Collecting vintage high-end shotguns could be lucrative if you look for the right ones.
Starting Your Collection
People get into gun collections for all kinds of reasons. Some do it because they have a collection passed down to them. Others do it because they become self-made gun enthusiasts. And many do it for the financial benefit.
Whatever the reason you want to get into it, gun collections are rewarding, interesting, and historically rich. When stored correctly they can hold their value while creating a beautiful and proud display.
Storing Valuable Guns
Now we come to the crux of the matter: what to do about storing your valuable assets?
The worst thing for your guns is a lack of attention. They need to be observed often because this is how you discover cancerous corrosion before it has time to set in. A tiny fleck of corrosion or rust is easy to deal with, but when left to set in, it can pit the finish, destroy rifling, and ruin the action. For collectibles, it is the #1 way to destroy their value.
So, you are proud of your collection and want to keep it in good shape. An open-air display does both. You can display them for aesthetics but also keep a close eye on them. Safes are secure, but they also are memory holes. Has it been three weeks or three months since you checked out your collection? Not too good if you forget and the humidity gets to your guns.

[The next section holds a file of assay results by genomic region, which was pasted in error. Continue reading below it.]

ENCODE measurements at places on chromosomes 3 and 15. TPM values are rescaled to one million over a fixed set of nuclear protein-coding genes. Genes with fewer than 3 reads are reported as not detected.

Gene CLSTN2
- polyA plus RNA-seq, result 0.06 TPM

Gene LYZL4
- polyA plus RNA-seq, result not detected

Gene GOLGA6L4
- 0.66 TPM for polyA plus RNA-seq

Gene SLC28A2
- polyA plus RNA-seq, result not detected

Trusted Gun Storage Solutions
Whether you are looking for personal and historical enrichment or an appreciating portfolio of assets, gun collections are a great investment. But they also require effort to maintain, and you want your storage to bring out the beauty in your collection.
As gun enthusiasts ourselves, we understand what it takes to store a variety of firearms and the benefits of safely mounting your weapons. Our gun walls are a great way to proudly display your collection, regardless of how big it is, and what it is made up of (handguns, long guns, or a mix of both), we can accommodate your entire collection. The modularity of our systems is something any gun owner will appreciate because we all know we are never done adding to our collection, and with our slatwall panels, your wall is never done growing.
Worried about security? After all, these guns are valuable. Don’t be. We’ve got that covered, too.
Give Hold Up Displays a shot; we promise you won’t return to another option.